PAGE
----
Dec 12, 2012 3:50 PM by Eric Ross
KNOXVILLE, Tenn. (AP) - Kristen McAllister has a competitive spirit, and she used to have very physically demanding outlets for it, rigorously training for gymnastics, cheer/dance and swim competitions.
At age 10, an autoimmune disease, a type of juvenile arthritis, robbed Kristen of the ability to perform those physical feats. It gave her knots on her hands and knees, pain in her joints, and the nausea and fatigue that come with chemotherapy.
But it didn't steal Kristen's drive. Now 18, she's channeling that competitive spirit to fight the disease that changed her life, leaving her less active and more isolated.
Kristen, a senior at Farragut High School, heads Kmac's Crew for a Cure, the top fundraising team for the Jingle Bell Run for Arthritis. The team already surpassed its $12,000 goal to bring in $13,769 so far, with Kristen herself raising $5,550. Friends and family from several states will come in to support her in the event, 10 a.m. Dec. 8 at Market Square; it includes a 10K run, 5K run/walk, 1K walk and "Santa Chase" for very young children.
To Kristen, it's payback for an organization that gave her a community.
"I was always private, basically, through my whole journey with" polyarticular juvenile idiopathic arthritis, which began affecting her around age 10, Kristen said. The first clue: rheumatic knots on her joints that squashed her girlhood dreams of striving for the Olympics.
"She was a competitive gymnast - she was working out four hours a day, four-five hours a day," said her mother, Michelle McAllister. "She did have a lot of complaints about aches and pains, but most of the girls did, because they had such a difficult workout schedule."
Kristen had surgery to remove the knots, then took three months of medication that gave her three years of remission.
Then, her freshman year of high school, the disease rebounded with a vengeance. Kristen's symptoms spiraled, and doctors put her on a chemotherapy drug, yanking her from school so her suppressed immune system wouldn't be exposed to flu and other viruses.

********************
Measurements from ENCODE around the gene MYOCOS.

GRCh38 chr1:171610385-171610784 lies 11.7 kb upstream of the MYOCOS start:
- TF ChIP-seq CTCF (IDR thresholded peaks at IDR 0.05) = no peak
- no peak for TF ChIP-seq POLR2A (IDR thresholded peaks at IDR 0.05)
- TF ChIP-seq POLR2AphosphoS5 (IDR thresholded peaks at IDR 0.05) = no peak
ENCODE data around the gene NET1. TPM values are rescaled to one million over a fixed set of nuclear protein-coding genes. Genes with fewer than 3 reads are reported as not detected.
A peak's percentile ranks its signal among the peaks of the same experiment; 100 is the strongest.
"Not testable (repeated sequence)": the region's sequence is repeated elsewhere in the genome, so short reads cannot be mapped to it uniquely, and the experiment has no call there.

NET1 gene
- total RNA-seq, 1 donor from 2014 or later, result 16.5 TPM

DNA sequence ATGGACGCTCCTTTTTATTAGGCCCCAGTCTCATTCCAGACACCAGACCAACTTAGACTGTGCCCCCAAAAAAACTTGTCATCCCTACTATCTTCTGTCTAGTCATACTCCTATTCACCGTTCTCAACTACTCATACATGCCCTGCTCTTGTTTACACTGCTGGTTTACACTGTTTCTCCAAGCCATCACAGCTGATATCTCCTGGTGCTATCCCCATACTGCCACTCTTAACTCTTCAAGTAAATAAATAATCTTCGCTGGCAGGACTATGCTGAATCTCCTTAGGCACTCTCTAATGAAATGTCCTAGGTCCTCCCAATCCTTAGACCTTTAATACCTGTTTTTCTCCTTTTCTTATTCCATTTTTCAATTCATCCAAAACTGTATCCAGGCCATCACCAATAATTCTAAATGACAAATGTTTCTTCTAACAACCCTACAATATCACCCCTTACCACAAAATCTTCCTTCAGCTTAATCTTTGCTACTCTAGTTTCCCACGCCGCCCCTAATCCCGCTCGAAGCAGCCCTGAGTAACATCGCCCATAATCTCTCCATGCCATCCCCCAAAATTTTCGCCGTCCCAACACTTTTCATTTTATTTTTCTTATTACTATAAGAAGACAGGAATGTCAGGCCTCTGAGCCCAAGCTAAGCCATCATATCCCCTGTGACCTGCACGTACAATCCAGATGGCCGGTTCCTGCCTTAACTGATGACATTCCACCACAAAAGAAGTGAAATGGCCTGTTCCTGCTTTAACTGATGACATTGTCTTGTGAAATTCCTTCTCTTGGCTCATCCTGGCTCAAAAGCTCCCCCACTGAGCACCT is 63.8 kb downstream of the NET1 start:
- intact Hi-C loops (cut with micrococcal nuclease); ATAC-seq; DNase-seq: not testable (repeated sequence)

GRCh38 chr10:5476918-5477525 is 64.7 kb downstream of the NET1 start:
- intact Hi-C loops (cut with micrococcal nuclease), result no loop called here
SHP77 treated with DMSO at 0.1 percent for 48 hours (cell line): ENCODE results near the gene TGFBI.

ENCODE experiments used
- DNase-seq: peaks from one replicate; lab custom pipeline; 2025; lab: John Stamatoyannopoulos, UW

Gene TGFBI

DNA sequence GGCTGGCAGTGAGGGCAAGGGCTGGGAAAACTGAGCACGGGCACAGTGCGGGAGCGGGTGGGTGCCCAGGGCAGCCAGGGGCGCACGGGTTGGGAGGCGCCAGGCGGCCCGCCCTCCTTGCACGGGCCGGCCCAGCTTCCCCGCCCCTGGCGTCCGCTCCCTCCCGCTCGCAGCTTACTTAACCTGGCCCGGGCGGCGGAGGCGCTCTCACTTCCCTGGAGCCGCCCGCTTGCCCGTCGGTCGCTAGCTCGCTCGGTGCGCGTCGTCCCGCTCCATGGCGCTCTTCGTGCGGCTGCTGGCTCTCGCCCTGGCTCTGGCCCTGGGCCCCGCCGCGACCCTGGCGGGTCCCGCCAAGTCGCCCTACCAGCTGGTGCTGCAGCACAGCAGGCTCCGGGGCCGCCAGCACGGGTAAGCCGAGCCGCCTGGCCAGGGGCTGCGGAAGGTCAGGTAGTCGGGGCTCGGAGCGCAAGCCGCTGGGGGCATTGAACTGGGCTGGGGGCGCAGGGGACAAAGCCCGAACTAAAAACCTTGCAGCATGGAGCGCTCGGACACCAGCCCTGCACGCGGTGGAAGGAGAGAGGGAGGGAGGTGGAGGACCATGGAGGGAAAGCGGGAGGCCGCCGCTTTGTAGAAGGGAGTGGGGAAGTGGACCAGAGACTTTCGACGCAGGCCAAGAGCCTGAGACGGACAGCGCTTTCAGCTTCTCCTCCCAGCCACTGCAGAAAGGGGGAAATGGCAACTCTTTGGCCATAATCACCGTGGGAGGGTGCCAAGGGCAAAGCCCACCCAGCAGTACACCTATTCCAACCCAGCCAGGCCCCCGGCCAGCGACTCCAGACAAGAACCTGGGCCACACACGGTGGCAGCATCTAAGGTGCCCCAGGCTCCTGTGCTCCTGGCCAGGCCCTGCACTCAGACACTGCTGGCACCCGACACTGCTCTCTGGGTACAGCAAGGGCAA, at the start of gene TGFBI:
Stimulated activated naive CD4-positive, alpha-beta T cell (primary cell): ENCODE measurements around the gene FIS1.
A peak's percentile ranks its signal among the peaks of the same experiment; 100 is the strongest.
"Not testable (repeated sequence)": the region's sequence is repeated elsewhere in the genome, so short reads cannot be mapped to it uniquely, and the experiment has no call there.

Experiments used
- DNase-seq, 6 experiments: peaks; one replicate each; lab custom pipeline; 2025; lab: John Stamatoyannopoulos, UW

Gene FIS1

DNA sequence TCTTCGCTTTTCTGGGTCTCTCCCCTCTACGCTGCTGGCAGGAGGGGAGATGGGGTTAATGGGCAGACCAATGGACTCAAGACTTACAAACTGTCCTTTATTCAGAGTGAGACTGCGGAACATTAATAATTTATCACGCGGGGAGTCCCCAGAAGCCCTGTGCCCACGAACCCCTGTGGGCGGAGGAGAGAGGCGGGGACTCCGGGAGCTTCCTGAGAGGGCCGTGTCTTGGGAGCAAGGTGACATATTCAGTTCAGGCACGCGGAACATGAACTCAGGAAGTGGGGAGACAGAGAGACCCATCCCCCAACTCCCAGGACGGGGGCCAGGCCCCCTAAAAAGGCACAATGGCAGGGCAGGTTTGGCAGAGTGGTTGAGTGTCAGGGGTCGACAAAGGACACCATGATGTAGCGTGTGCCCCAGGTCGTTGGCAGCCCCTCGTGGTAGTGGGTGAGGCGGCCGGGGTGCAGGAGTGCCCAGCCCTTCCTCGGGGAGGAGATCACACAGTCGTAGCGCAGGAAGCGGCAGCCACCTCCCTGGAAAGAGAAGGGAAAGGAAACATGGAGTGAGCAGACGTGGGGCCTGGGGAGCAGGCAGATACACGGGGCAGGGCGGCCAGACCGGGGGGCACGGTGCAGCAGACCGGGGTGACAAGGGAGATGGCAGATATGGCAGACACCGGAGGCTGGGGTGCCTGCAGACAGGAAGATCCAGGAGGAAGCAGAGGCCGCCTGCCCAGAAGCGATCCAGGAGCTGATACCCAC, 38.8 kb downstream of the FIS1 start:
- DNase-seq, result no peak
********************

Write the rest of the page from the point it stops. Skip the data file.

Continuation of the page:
"That's when the questions came up" from her peers, Kristen said. But it wasn't until her junior year, when her parents helped her make a video explaining her disease, that she began to try to accept, and even embrace, her diagnosis.
As part of that, she got involved in last year's Jingle Bell Run and, through the local chapter of the foundation, ended up going to a national conference last year, then to a summer youth camp, through which she met not only other teens who "understood" her life, but also an Alabama doctor who developed an aggressive plan to fight her disease.
Now Kristen goes monthly to Birmingham for treatment, often coordinating so she and friends from camp get their treatments together. She also swims weekly, though no longer on a competitive team, and has several physical therapy and occupational therapy sessions a week. She plays rec-league softball, though "sometimes it's really discouraging, because I'll hit the ball, and another girl will have to run," she said. "It's a reminder that I'm not as normal as I want to be."
Yet having a circle of close friends with juvenile arthritis means she no longer feels "like an outcast". They text back and forth daily and drive long distances to spend time together.
"They're my best friends," Kristen said. "I still don't have that social life that everybody else my age does, but I have the Arthritis Foundation, and I'm researching even more ways to get involved."